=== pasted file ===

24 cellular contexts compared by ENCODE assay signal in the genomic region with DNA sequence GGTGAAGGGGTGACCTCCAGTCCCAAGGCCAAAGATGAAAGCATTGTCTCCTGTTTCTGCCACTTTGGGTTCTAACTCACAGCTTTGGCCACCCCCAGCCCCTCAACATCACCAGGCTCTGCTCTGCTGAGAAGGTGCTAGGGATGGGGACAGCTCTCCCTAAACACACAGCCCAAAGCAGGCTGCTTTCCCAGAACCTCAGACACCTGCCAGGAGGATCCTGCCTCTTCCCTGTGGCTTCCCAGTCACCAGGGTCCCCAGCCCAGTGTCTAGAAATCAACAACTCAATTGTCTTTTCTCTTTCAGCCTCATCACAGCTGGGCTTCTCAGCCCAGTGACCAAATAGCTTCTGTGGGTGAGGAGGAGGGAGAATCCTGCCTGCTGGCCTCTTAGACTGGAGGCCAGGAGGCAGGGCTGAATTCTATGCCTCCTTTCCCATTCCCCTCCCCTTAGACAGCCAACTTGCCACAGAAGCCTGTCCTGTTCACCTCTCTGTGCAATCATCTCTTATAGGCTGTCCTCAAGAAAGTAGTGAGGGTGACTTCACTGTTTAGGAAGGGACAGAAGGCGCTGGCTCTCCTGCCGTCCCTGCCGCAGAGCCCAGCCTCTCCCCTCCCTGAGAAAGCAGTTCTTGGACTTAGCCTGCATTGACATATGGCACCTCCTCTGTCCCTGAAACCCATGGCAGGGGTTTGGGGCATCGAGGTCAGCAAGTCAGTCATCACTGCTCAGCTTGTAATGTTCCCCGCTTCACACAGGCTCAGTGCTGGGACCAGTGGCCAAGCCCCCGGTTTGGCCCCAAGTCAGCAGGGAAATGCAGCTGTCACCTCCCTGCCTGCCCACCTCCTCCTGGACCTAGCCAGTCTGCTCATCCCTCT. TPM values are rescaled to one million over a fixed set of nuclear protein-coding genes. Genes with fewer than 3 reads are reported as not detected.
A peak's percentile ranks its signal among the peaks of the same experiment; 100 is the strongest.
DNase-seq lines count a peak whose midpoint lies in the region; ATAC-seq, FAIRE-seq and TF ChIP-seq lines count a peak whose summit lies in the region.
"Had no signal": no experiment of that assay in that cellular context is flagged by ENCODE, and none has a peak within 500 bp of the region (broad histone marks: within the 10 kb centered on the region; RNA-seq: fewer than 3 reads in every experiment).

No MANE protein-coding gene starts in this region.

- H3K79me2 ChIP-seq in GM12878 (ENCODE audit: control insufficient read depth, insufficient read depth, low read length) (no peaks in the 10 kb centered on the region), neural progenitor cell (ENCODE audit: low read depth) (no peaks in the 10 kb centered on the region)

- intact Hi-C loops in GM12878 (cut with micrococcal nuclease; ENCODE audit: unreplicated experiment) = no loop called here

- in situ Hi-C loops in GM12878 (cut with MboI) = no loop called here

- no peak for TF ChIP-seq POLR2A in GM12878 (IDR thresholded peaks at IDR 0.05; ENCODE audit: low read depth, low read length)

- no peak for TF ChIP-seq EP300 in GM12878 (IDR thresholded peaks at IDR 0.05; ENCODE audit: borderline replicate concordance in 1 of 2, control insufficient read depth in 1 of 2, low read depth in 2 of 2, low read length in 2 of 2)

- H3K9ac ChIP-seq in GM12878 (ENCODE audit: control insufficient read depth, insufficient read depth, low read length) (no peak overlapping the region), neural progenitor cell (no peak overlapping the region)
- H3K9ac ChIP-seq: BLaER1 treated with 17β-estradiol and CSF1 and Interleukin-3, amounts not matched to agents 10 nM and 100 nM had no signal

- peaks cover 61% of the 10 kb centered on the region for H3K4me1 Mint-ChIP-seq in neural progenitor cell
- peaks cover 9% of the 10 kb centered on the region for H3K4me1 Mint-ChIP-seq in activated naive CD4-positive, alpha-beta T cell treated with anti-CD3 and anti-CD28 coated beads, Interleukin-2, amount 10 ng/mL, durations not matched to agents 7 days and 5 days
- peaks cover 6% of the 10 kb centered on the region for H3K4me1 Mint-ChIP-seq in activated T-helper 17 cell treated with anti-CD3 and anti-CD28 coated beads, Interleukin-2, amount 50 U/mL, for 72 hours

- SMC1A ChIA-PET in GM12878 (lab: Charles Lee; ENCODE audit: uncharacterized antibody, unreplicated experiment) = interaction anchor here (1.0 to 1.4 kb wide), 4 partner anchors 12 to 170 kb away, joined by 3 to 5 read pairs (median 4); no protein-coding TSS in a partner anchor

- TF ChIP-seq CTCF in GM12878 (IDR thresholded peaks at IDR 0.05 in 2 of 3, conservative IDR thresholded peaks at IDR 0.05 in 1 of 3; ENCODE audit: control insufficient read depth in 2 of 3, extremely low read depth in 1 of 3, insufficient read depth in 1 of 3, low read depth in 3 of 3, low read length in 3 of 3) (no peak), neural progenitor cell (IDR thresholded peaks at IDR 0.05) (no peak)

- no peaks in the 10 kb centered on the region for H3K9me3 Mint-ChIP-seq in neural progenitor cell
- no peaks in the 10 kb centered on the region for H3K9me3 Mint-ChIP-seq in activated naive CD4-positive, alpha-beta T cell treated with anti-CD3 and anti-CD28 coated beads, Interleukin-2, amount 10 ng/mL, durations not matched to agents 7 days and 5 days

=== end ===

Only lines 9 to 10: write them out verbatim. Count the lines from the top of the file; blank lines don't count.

- no peak for TF ChIP-seq POLR2A in GM12878 (IDR thresholded peaks at IDR 0.05; ENCODE audit: low read depth, low read length)

- no peak for TF ChIP-seq EP300 in GM12878 (IDR thresholded peaks at IDR 0.05; ENCODE audit: borderline replicate concordance in 1 of 2, control insufficient read depth in 1 of 2, low read depth in 2 of 2, low read length in 2 of 2)